The electric grid was designed over 100 years ago it is an inadequate out dated electricity network . Our current system is based on big, central power plants like Niagara Falls that pump out high voltage (as much as 400,000 volts), step it down to 22 thousand volts for distribution at street level, then down to 110/220 for distribution to residential properties. At every step, there are transmission losses; as much as 10% of the electricity transmitted by the power plant is lost on the way. The electric grid is so unstable that power interruptions and blackouts cost the economy some $150 billion a year. Today’s grid simply cannot handle a large-scale roll out of clean-energy sources. When demand peaks we overload it and brown or black outs occur, which take long times to rectify. The existing grid is inefficient and costly to maintain.
An electrical grid is an interconnected network for delivering electricity from suppliers to consumers. It consists of three main components: 1) generating plants that produce electricity from combustible fuels (coal, natural gas, biomass) or non-combustible fuels (wind, solar, nuclear, hydro power); 2) transmission lines that carry electricity from power plants to demand centers; and 3)transformers that reduce voltage so distribution lines carry power for final delivery.
An active planning process is necessary to develop the client case for creating a Point To Point Electricity Power solution or making major modifications. Planners, operating and maintenance personnel, asset managers, and design engineers are among the various personnel typically involved in issue design such as load growth, system stability, system reliability, and system capacity.
Customer requirements, such as a new factory, etc., should be considered as well as customer relations and complaints. In some instances, political factors also influence this process, such as when reliability is a major issue. At this stage, the elements of the surrounding area are defined and assessed, and a required in-service date is established. Having established the broad requirements for the new Point To Point Electricity Power solution — such as voltages, capacity, number of feeders, etc. — the issue of funding must be addressed. This is typically when real estate investigations of available sites begin, since site size and location can significantly affect the cost of the facility. Preliminary equipment layouts and engineering evaluations are also undertaken at this stage in order to develop ballpark costs, which then have to be evaluated in the corporate budgetary justification system.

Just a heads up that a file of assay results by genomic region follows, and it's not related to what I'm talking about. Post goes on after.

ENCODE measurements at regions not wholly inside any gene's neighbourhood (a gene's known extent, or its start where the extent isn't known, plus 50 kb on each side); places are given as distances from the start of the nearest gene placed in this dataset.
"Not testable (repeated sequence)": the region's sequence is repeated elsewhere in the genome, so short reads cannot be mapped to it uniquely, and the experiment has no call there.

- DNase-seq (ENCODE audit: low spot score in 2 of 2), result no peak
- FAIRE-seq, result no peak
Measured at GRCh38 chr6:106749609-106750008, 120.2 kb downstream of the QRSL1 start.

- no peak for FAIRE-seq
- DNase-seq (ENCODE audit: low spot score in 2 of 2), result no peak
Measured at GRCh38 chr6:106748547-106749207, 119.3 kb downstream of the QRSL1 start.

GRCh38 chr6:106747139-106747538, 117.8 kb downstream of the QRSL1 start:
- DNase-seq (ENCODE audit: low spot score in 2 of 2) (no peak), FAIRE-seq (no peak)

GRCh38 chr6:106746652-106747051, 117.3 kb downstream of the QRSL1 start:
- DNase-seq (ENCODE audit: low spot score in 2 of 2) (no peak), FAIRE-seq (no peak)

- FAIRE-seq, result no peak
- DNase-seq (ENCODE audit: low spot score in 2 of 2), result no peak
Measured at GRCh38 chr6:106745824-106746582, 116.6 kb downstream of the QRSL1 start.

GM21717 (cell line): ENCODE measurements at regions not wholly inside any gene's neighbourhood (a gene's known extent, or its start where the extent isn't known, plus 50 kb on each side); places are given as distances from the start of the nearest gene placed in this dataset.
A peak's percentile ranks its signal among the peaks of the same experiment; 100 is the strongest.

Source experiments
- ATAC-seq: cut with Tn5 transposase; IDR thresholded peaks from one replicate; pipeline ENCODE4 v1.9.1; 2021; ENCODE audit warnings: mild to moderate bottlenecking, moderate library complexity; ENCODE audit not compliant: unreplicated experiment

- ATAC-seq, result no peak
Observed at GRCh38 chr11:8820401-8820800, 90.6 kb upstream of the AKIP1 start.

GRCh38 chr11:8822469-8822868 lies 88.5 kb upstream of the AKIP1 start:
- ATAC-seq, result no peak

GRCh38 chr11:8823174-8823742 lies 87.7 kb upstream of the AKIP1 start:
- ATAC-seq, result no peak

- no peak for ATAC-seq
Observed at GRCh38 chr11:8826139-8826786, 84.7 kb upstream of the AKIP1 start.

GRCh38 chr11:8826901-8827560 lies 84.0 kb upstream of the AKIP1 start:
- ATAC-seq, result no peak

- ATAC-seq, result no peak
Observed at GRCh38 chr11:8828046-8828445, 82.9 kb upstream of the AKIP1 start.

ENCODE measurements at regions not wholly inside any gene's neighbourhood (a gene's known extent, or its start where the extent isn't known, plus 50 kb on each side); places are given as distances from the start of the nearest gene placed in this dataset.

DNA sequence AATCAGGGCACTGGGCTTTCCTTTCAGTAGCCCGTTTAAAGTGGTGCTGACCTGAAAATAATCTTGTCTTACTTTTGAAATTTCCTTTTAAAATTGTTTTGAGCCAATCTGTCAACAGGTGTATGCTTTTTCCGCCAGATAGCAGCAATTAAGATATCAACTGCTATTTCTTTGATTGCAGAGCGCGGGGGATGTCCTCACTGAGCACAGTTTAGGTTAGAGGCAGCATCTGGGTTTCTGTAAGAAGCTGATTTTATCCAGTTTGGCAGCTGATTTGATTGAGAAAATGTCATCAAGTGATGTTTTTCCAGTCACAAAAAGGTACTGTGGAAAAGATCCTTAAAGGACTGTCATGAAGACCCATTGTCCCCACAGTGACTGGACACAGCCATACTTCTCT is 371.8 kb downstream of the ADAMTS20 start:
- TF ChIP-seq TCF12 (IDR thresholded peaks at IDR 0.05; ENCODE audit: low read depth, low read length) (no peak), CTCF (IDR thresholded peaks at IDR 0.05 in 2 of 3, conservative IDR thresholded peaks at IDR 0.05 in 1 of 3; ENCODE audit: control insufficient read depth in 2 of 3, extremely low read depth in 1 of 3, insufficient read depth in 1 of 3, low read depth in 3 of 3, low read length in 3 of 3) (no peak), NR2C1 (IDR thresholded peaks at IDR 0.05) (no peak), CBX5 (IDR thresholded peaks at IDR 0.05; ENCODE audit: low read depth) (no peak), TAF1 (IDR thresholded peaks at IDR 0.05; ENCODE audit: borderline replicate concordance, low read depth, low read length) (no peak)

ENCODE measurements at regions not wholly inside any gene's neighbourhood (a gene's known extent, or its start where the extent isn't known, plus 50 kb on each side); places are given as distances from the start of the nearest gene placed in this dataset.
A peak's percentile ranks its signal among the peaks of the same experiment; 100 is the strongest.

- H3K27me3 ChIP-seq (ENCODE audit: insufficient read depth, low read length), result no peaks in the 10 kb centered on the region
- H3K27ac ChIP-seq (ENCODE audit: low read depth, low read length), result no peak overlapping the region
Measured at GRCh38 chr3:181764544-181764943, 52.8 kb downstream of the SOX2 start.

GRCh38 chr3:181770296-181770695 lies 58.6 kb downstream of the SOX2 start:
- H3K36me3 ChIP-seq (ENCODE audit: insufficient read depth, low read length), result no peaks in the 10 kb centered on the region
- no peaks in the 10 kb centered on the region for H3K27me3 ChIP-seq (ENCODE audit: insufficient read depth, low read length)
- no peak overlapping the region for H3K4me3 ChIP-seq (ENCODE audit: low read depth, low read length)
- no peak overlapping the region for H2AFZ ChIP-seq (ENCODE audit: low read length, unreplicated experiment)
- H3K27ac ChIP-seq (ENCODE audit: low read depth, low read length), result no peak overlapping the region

Preliminary manpower forecasts for all disciplines involved in the engineering and construction of the Point To Point Electricity Power station should be undertaken, including identification of the nature and extent of any work that may need to contract out.
This budgeting process will involve evaluation of the project in light of corporate priorities and provide a general overview of cost and other resource requirements.
Once the time has arrived for work to proceed on the project, the process of obtaining funding for the project must be started. Preliminary detailed designs are required in order to develop firm pricing. Coordination between business units is necessary to develop accurate costs and to develop a realistic schedule. This may involve detailed manpower forecasting in many areas. The resource information has to be compiled in the format necessary to be submitted to the corporate capital estimate system, and internal presentations must be conducted to sell the project to all levels of management.
Sometimes it may be necessary to obtain funding to develop the capital estimate. This may be the case when the cost to develop the preliminary designs is beyond normal departmental budgets, or if unfamiliar technology is expected to be implemented. This can also occur on large, complex projects or when a major portion of the work will be contracted. It may also be necessary to obtain early partial funding in cases where expensive, long-lead-time equipment may need to be purchased, such as large power transformers.